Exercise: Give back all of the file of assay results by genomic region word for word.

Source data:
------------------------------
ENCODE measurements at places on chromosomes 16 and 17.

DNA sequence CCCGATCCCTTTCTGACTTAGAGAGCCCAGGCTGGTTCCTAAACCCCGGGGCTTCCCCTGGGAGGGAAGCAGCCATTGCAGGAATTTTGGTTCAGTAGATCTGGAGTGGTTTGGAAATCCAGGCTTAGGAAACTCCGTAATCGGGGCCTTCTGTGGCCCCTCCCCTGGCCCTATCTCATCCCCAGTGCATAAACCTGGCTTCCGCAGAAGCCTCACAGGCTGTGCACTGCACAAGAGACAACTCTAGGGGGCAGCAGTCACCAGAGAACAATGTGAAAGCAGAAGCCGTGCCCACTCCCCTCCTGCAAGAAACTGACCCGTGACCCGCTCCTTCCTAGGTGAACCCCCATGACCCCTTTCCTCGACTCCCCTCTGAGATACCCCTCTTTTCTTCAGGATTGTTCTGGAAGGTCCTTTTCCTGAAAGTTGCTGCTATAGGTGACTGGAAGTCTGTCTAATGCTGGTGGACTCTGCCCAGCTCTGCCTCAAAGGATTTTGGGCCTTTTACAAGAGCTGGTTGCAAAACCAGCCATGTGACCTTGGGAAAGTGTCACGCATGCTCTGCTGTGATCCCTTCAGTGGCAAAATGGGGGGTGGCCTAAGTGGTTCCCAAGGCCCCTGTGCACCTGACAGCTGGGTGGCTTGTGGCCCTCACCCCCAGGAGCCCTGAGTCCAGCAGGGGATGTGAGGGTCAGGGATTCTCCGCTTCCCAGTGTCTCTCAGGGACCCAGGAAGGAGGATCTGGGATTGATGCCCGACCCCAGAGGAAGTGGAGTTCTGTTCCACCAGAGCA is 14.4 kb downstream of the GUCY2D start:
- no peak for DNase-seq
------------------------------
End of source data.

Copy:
ENCODE measurements at places on chromosomes 16 and 17.

DNA sequence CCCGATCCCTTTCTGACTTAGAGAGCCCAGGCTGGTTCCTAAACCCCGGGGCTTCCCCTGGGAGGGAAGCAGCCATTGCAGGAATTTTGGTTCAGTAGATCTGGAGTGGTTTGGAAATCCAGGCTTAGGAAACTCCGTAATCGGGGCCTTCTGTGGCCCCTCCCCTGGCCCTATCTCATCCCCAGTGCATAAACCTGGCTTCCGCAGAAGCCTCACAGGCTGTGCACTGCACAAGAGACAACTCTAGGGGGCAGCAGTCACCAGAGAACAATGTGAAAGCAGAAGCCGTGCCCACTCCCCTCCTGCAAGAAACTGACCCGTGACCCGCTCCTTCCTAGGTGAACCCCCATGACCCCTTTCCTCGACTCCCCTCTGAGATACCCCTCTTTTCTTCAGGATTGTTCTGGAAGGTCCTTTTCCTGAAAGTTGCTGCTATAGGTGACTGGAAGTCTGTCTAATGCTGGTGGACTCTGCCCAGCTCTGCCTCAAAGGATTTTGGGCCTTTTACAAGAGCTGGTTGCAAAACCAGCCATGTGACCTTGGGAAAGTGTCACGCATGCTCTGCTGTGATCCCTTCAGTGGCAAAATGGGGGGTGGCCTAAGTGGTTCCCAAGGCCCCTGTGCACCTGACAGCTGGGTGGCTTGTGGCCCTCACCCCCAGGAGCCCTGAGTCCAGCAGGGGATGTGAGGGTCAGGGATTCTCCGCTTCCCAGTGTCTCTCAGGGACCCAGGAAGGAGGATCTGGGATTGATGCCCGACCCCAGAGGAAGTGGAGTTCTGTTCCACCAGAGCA is 14.4 kb downstream of the GUCY2D start:
- no peak for DNase-seq